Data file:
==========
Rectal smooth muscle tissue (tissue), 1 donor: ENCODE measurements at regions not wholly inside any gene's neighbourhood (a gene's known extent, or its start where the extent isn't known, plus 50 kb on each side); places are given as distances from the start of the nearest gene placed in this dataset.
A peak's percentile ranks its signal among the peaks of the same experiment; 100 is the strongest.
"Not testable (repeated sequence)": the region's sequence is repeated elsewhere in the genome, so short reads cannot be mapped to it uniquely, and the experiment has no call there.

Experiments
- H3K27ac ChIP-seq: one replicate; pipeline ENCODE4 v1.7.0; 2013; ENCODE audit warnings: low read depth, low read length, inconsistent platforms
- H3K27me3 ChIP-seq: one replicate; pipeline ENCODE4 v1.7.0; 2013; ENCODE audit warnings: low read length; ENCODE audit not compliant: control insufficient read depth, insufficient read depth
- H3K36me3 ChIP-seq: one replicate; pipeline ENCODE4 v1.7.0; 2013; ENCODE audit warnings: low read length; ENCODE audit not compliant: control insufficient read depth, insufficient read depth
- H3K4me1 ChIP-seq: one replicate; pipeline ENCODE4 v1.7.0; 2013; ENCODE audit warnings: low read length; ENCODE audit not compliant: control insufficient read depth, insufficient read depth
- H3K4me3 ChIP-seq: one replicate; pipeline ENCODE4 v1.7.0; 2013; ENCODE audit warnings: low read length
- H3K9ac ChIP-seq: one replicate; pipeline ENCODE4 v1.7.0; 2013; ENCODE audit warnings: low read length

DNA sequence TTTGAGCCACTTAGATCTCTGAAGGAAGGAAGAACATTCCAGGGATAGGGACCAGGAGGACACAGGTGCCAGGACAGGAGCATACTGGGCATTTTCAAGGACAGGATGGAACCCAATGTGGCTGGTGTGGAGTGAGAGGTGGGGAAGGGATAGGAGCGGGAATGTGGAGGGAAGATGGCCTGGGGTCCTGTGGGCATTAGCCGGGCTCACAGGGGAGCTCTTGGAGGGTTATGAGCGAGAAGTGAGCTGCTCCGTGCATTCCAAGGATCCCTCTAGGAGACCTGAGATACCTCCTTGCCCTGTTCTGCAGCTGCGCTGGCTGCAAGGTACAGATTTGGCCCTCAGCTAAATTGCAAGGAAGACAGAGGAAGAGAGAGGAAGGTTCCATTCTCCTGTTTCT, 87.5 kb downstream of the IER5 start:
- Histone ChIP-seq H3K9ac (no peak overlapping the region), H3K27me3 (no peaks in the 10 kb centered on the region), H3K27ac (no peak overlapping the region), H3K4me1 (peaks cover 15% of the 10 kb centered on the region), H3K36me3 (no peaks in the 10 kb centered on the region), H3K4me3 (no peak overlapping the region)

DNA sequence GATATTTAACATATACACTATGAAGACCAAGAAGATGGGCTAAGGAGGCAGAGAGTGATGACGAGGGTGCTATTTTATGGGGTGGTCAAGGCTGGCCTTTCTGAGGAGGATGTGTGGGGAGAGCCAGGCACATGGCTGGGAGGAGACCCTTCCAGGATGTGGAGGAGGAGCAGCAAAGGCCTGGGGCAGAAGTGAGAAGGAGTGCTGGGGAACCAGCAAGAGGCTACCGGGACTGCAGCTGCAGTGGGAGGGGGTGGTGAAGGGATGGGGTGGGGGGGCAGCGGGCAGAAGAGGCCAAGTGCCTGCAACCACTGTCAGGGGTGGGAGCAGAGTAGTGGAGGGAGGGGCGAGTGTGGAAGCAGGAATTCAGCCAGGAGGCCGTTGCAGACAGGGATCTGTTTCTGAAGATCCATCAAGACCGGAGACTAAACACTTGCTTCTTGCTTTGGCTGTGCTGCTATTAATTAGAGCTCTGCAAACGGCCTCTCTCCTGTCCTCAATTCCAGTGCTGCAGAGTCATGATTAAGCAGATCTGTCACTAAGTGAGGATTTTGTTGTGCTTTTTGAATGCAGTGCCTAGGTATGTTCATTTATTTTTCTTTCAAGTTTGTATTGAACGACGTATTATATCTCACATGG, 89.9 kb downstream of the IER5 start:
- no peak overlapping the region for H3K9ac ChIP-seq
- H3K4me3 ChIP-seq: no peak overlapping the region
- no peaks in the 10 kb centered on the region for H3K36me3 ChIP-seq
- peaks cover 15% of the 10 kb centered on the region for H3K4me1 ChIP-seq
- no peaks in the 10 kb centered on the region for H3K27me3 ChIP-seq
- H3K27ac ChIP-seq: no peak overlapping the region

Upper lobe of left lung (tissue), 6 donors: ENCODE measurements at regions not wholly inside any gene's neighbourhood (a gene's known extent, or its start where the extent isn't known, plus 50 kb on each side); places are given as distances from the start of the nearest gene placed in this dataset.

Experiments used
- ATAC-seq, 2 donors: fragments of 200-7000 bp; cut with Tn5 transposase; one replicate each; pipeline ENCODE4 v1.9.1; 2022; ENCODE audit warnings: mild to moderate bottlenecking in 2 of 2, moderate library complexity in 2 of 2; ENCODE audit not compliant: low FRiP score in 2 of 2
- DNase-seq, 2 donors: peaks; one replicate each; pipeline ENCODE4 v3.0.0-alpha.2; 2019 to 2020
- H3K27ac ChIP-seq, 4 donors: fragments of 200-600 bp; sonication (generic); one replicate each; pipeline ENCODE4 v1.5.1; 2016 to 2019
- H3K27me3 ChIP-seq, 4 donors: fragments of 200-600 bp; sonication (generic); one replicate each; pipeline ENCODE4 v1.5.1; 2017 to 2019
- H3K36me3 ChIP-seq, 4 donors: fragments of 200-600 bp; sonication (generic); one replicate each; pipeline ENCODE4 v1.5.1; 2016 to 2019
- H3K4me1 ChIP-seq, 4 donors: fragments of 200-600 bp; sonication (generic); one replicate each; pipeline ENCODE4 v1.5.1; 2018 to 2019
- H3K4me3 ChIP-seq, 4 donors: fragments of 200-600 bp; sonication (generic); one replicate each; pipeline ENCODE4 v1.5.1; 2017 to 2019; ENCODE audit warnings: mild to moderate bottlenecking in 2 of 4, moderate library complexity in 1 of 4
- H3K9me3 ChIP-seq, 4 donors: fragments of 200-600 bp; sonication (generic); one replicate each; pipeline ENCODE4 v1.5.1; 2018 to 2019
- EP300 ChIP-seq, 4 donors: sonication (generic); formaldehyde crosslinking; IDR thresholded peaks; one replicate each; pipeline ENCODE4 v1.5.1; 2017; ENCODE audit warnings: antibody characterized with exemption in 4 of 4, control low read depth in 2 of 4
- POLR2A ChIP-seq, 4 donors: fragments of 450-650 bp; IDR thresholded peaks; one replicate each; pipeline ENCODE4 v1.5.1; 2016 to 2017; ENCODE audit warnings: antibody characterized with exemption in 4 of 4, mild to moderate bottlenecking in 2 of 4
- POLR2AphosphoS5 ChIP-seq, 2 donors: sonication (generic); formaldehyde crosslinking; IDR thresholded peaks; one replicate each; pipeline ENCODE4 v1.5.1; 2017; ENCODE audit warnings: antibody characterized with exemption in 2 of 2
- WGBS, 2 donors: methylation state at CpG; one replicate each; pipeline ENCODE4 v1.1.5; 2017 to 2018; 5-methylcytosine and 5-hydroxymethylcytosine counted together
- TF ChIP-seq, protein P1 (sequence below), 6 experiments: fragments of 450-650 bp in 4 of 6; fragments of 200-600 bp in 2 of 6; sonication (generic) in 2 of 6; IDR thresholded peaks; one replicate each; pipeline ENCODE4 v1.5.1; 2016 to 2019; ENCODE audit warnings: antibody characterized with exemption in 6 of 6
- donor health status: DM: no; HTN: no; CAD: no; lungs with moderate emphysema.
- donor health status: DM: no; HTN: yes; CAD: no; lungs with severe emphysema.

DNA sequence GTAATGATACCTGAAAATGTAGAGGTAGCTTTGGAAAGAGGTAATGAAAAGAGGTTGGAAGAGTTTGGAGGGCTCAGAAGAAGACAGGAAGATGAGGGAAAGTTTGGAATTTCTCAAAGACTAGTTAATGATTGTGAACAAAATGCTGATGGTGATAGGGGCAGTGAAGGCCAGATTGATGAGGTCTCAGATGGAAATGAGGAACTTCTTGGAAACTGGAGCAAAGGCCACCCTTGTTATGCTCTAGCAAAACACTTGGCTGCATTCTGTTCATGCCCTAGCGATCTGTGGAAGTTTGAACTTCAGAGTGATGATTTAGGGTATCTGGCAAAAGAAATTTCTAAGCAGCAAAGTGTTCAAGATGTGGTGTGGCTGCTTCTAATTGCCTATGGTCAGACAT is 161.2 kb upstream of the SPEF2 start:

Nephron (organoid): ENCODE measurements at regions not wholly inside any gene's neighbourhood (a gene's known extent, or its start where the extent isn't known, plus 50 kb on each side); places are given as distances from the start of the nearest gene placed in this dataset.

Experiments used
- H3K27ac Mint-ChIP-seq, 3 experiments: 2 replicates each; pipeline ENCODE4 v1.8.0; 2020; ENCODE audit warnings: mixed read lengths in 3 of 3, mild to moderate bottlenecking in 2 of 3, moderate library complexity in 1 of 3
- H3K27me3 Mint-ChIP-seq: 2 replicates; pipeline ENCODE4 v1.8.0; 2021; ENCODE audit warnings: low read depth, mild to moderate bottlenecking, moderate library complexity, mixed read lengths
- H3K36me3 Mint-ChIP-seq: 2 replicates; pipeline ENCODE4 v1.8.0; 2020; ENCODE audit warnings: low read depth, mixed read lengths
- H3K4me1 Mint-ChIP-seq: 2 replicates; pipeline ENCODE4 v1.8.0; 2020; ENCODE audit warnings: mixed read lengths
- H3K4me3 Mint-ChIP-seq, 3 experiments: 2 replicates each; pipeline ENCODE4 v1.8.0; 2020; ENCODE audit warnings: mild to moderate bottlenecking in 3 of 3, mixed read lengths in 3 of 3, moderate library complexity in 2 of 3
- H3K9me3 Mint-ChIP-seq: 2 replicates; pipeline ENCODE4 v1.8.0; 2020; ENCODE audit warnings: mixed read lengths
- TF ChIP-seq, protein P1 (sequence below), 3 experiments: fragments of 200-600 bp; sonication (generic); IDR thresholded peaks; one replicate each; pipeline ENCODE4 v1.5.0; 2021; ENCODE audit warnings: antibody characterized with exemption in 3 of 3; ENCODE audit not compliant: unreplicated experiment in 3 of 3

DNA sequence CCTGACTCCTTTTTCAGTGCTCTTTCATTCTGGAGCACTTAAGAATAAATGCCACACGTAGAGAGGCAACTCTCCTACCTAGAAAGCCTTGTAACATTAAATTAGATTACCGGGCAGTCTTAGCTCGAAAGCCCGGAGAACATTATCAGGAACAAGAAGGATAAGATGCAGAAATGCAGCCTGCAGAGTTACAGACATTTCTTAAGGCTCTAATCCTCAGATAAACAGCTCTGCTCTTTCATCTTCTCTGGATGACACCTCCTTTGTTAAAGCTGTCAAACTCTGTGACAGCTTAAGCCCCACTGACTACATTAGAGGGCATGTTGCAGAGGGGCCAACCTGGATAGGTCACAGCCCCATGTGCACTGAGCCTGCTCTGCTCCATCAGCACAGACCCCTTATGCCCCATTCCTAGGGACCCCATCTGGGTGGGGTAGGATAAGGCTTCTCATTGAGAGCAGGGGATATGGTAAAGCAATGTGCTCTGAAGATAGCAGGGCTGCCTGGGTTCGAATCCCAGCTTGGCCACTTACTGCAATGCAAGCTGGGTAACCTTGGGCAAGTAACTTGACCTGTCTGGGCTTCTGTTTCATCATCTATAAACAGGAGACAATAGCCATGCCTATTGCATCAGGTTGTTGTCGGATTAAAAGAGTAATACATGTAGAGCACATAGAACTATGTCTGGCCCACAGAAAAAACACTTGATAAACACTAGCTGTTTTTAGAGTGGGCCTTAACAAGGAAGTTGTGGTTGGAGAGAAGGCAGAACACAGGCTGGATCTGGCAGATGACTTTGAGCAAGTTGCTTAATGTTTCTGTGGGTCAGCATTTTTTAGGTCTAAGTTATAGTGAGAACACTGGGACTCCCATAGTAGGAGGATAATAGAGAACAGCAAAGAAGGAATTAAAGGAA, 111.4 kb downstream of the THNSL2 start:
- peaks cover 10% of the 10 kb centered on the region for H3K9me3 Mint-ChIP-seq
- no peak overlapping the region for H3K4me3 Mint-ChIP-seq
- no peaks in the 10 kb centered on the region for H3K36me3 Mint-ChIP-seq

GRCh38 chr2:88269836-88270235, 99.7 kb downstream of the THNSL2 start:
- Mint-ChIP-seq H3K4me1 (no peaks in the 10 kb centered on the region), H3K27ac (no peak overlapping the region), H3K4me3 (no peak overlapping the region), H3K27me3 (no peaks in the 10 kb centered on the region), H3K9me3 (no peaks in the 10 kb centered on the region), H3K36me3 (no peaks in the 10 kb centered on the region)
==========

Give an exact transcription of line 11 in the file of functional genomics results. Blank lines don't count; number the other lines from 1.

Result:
DNA sequence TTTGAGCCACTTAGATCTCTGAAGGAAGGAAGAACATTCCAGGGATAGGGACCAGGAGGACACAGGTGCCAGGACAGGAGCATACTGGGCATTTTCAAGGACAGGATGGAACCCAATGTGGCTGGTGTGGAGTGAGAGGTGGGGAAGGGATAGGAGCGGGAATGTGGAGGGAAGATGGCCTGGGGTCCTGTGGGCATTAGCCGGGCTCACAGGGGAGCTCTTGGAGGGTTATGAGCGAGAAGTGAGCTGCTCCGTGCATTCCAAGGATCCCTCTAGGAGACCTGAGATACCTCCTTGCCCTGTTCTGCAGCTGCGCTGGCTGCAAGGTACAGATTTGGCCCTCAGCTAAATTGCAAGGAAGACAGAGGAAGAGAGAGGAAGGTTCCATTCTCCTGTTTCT, 87.5 kb downstream of the IER5 start: